Katie Brinkley 25:38
I was just saying, let’s, let’s just talk about that just for a minute about how businesses are having to pivot a little bit now moving every a lot of their business that they might have never even had online to an online form. How are you helping your clients and customers? And how are you as with your business making that change?
Nick Stringari 25:58
Yeah, well, I mean, I think there’s the obvious of just right now having to adapt with working remotely, right. So it’s adopting tools like zoom that we’re on Slack is another communication tool. So I think those are kind of the obvious pieces at the moment. And then when we talk about it least well, sorry, what was your your last piece? Your question again?
Katie Brinkley 26:18
How are you transitioning yourself, your own business and your clients to be more online?
Nick Stringari 26:25
Yeah. So with those, those pieces that I just mentioned, again, it’s kind of stepping back to like, alright, what is now the fundamental business problem that we need to solve because those problems and things have possibly changed, it could go back from before, it was all about sales. And now it’s like, holy cow, our brand is positioned all offline. And our new goal is to position ourselves online. So the first step is, what is the problem that you’re trying to solve? It can’t just be sales, sales is such the cop out answer, like, of course, it’s sales, right? What are the other problems that you’re trying to solve? Once you identify that, you can actually start putting together the hit list of how to do that, and then it’s reaching out to people that are in that world know how to help you through that transition, and bring on the network of people that can help you build that, like, it’s okay to not know how to build a website, there’s people that know how to do that. It’s okay to not know how to craft a brand. There’s people that know how to do that. It’s okay to not know how to set up your IT infrastructure. That’s okay. There’s people that know how to do that. Right. So it’s, again, I’m trying to give the general advice because a lot of it gets very specific. But I think that in general is just understanding what you need to solve and then not being so callous to bringing on new people and new ideas to try to approach this thing differently.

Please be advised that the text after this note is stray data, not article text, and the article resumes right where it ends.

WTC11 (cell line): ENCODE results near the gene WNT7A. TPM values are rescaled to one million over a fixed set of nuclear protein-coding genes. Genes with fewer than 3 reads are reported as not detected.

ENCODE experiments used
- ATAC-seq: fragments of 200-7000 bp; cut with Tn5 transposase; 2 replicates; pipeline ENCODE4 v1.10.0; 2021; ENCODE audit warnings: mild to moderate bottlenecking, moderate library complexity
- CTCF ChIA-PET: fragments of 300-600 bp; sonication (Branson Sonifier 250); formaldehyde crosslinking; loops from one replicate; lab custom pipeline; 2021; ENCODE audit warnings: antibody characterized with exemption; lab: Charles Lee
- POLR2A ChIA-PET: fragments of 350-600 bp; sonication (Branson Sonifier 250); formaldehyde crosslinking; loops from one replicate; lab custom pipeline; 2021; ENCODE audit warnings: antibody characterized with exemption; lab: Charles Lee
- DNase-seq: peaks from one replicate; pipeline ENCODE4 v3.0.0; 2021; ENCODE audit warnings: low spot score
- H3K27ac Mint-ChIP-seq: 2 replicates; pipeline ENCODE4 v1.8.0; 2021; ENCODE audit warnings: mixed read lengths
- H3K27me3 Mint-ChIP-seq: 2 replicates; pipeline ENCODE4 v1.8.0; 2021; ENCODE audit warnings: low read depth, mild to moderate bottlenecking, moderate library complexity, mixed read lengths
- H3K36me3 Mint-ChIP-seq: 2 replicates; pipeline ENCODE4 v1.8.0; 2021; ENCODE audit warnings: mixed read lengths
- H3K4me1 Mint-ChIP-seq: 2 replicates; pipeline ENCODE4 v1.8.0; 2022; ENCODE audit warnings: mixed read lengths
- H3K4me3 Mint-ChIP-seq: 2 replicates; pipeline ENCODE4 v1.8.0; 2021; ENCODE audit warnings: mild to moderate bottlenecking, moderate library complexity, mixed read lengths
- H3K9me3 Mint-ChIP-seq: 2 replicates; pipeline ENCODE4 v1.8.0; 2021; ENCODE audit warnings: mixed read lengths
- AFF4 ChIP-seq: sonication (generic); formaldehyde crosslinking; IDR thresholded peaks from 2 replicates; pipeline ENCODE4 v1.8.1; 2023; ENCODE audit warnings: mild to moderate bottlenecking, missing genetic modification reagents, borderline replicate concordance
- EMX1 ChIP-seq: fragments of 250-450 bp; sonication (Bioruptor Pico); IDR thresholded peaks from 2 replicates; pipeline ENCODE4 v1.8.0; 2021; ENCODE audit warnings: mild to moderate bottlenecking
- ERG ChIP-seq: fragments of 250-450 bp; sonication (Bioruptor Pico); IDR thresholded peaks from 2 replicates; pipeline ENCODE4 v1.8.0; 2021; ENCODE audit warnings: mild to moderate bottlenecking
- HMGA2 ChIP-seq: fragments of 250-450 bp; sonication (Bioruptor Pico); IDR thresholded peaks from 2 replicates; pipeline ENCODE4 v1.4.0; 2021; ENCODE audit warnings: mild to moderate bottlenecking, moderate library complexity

Katie Brinkley 27:45
Nick, this has been such a great conversation. Where can we send our listeners to find out more about you and your business online? Yeah, so
Nick Stringari 27:53
pretty simple. It’s stoic dot agencies. So sto IC dot agency. And there you will see kind of everything that we’ve alluded to here, you’ll see the team that that we work with, and then obviously, you’ll see some information on yours truly. So I think that’d be the best place
Katie Brinkley 28:12
to send people. Awesome. What thank you again, so much for coming on the show today.
Nick Stringari 28:16
Absolutely appreciate you having.
Katie Brinkley 28:19
Thanks so much for listening to this episode of Rocky Mountain marketing. As always, I’d love to hear from you. You can visit my website at www.nextstepsocialcommunications.com or connect with me on LinkedIn. Just look for Katie Brinkley. Let’s keep taking your marketing to new heights.